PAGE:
Financial institutions filed 31 percent more suspicious activity reports for mortgage fraud in 2011 than in the year before, according to the ""Financial Crimes Enforcement Network"":http://www.fincen.gov/ (FinCEN).[IMAGE]
The agency released updates that showed lenders submitted 92,028 reports for suspected mortgage fraud activity in 2011, up from 70,472 seen in 2010.
The report tracked increases alongside declines from the fourth quarter, observing a 9 percent decrease in suspicious activity reports by yearend 2011.[COLUMN_BREAK]
""The FinCEN report shows we're seeing financial institutions spotting activity that appears to be fraud before it happens and in the process, helping to prevent it,"" FinCEN Director ""James Freis"":http://www.fincen.gov/about_fincen/pdf/bio_director.pdf said in a statement. ""Even though we're seeing the market work through its backlog of the book of business now in default, FinCEN data is revealing possible fraud that institutions are using to help defeat scammers.""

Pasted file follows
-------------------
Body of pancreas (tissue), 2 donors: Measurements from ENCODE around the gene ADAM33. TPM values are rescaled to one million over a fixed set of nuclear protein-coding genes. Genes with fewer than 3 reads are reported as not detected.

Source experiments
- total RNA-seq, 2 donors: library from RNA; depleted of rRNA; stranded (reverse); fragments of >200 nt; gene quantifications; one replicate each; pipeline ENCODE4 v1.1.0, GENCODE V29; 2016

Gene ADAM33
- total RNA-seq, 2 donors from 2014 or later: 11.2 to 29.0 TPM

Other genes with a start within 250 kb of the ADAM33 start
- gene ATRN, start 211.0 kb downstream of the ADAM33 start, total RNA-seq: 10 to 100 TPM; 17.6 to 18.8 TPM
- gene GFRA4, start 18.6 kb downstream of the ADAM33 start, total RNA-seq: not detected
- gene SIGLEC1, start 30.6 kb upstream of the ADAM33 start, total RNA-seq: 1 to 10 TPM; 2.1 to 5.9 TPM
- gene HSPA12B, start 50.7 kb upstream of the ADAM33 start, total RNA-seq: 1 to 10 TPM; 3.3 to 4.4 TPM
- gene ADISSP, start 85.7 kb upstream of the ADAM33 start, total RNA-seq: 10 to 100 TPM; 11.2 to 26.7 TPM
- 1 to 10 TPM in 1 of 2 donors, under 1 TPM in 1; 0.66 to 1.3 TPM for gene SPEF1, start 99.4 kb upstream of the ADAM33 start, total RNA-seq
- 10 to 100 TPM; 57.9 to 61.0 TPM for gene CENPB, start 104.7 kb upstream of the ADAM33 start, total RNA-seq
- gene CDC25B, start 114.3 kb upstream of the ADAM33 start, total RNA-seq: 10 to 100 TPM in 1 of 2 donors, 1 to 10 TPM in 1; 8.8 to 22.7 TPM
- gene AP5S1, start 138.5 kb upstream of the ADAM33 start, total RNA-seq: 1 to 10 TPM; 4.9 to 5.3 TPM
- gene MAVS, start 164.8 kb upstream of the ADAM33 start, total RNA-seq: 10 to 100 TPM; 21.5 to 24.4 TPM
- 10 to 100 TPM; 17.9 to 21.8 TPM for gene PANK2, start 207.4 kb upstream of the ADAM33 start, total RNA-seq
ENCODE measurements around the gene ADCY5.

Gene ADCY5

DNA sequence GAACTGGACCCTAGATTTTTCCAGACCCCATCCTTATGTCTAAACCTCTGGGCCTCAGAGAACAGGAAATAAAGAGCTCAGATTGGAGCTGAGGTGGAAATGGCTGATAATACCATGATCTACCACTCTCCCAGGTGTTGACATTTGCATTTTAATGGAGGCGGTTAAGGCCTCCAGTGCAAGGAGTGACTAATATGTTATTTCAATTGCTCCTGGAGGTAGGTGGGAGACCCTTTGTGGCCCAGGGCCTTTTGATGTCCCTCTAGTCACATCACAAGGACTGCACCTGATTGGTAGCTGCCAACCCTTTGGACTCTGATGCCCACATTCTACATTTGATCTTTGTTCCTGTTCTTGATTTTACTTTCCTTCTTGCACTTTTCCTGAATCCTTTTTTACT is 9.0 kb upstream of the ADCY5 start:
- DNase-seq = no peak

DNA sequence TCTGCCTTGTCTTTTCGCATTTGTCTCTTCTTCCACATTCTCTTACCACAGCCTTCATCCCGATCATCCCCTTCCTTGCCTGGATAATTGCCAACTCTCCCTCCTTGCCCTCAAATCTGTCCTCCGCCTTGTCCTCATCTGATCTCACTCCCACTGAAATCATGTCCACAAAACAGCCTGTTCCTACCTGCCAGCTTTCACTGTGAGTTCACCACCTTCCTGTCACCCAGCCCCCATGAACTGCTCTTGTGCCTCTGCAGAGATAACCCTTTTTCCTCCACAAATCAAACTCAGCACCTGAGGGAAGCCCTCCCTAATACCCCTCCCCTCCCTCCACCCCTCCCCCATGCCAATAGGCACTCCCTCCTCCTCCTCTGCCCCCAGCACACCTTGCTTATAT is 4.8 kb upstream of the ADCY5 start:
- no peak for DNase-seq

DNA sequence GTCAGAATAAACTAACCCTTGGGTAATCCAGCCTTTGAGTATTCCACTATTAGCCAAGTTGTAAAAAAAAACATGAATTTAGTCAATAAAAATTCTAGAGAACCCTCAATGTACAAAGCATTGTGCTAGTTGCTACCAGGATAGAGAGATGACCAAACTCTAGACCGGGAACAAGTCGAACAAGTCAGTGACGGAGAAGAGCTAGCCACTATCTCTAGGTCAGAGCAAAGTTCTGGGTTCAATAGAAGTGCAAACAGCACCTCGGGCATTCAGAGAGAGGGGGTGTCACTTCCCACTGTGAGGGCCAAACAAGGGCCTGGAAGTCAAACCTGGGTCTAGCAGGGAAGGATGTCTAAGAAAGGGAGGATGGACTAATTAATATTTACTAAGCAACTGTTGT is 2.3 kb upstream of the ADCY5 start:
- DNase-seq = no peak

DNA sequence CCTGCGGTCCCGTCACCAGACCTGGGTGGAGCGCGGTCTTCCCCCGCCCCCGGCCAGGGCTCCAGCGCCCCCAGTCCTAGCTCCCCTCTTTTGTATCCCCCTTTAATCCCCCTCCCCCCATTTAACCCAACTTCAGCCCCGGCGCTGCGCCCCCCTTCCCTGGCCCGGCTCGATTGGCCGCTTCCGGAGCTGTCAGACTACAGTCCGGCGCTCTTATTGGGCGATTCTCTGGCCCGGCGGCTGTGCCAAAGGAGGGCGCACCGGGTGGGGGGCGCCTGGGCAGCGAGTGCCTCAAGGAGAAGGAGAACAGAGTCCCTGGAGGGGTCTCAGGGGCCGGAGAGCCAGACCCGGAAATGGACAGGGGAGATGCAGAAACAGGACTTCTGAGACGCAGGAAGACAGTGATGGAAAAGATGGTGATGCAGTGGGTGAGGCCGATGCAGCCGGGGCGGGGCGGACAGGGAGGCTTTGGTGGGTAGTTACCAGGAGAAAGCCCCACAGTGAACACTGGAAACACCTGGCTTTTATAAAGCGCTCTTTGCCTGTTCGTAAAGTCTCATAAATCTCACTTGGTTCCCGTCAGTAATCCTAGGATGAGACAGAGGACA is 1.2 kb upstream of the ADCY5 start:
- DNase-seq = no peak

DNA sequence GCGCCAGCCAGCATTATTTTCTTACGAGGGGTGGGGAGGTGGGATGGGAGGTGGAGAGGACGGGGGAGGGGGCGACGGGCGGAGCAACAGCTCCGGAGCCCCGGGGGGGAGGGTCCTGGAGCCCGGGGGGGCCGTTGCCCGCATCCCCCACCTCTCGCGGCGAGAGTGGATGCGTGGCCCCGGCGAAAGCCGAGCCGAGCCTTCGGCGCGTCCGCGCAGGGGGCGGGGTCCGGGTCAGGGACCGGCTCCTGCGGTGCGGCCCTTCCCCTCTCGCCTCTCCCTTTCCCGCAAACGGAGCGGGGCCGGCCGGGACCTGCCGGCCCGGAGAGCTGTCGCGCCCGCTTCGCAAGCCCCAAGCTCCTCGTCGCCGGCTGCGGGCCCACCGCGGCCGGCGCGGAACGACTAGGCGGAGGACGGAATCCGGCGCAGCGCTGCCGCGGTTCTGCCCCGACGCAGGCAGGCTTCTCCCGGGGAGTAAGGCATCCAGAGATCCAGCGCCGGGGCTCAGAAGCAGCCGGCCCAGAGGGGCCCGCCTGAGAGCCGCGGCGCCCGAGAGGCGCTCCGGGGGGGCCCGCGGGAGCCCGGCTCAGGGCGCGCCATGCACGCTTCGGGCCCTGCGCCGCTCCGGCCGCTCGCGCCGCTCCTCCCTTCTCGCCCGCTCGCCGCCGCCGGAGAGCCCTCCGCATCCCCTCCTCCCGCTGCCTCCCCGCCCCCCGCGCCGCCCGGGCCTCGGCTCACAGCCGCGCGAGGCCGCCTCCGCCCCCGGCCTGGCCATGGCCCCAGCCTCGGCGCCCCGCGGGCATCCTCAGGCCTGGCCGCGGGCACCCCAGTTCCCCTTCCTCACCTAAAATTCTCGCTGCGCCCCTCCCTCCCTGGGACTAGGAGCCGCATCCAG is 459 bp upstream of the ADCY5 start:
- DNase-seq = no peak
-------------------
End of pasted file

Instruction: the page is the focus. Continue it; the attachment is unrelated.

The agency noted ""significant improvement"" in mortgage lending due diligence since the financial crisis, finding that 40 percent of narratives detail rejections for applications, short sale requests, and efforts to eliminate debt, all as a result of suspected fraud.
Many of the suspicious activity reports stem from repurchase claims. Last year 84 percent of reported activities took place some two years before filing, while the year before saw only 77 percent.
With the exception of a county in Florida, the top five counties for suspicious activity all fell into hotspots around California.
When it came to states, the top five included California, Florida, Nevada, and Hawaii, as well as Washington, D.C., which FinCEN counted as a state for the report.